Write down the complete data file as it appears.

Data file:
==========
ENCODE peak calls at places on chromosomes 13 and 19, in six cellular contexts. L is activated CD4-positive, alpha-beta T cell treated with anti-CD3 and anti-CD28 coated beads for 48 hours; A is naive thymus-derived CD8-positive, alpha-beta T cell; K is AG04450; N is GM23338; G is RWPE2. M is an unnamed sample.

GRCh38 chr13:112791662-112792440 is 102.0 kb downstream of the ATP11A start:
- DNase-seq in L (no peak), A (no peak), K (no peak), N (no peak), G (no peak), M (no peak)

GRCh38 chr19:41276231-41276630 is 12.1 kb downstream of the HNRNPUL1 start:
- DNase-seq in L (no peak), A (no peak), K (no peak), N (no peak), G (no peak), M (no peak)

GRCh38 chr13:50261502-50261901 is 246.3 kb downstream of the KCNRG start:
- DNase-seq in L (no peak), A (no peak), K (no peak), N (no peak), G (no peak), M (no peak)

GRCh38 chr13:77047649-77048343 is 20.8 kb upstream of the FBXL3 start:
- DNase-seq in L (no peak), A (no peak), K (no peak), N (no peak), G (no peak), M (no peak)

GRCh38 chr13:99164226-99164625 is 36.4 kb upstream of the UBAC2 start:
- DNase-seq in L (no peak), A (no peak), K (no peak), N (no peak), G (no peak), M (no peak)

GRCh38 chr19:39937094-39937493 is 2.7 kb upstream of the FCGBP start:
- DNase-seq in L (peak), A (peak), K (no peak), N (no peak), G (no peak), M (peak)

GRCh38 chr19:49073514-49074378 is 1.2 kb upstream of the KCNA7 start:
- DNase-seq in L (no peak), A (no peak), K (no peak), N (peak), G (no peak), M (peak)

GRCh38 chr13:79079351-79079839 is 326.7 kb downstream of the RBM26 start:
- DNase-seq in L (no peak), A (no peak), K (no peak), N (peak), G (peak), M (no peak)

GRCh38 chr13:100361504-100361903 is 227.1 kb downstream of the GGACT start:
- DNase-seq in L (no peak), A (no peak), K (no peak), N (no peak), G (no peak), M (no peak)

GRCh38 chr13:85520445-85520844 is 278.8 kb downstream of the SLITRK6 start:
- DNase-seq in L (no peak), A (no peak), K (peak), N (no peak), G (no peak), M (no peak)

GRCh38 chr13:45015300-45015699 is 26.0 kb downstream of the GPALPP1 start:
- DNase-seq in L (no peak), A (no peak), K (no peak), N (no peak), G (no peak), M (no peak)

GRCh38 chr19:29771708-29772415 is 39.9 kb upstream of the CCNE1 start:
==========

ENCODE peak calls at places on chromosomes 13 and 19, in six cellular contexts. L is activated CD4-positive, alpha-beta T cell treated with anti-CD3 and anti-CD28 coated beads for 48 hours; A is naive thymus-derived CD8-positive, alpha-beta T cell; K is AG04450; N is GM23338; G is RWPE2. M is an unnamed sample.

GRCh38 chr13:112791662-112792440 is 102.0 kb downstream of the ATP11A start:
- DNase-seq in L (no peak), A (no peak), K (no peak), N (no peak), G (no peak), M (no peak)

GRCh38 chr19:41276231-41276630 is 12.1 kb downstream of the HNRNPUL1 start:
- DNase-seq in L (no peak), A (no peak), K (no peak), N (no peak), G (no peak), M (no peak)

GRCh38 chr13:50261502-50261901 is 246.3 kb downstream of the KCNRG start:
- DNase-seq in L (no peak), A (no peak), K (no peak), N (no peak), G (no peak), M (no peak)

GRCh38 chr13:77047649-77048343 is 20.8 kb upstream of the FBXL3 start:
- DNase-seq in L (no peak), A (no peak), K (no peak), N (no peak), G (no peak), M (no peak)

GRCh38 chr13:99164226-99164625 is 36.4 kb upstream of the UBAC2 start:
- DNase-seq in L (no peak), A (no peak), K (no peak), N (no peak), G (no peak), M (no peak)

GRCh38 chr19:39937094-39937493 is 2.7 kb upstream of the FCGBP start:
- DNase-seq in L (peak), A (peak), K (no peak), N (no peak), G (no peak), M (peak)

GRCh38 chr19:49073514-49074378 is 1.2 kb upstream of the KCNA7 start:
- DNase-seq in L (no peak), A (no peak), K (no peak), N (peak), G (no peak), M (peak)

GRCh38 chr13:79079351-79079839 is 326.7 kb downstream of the RBM26 start:
- DNase-seq in L (no peak), A (no peak), K (no peak), N (peak), G (peak), M (no peak)

GRCh38 chr13:100361504-100361903 is 227.1 kb downstream of the GGACT start:
- DNase-seq in L (no peak), A (no peak), K (no peak), N (no peak), G (no peak), M (no peak)

GRCh38 chr13:85520445-85520844 is 278.8 kb downstream of the SLITRK6 start:
- DNase-seq in L (no peak), A (no peak), K (peak), N (no peak), G (no peak), M (no peak)

GRCh38 chr13:45015300-45015699 is 26.0 kb downstream of the GPALPP1 start:
- DNase-seq in L (no peak), A (no peak), K (no peak), N (no peak), G (no peak), M (no peak)

GRCh38 chr19:29771708-29772415 is 39.9 kb upstream of the CCNE1 start: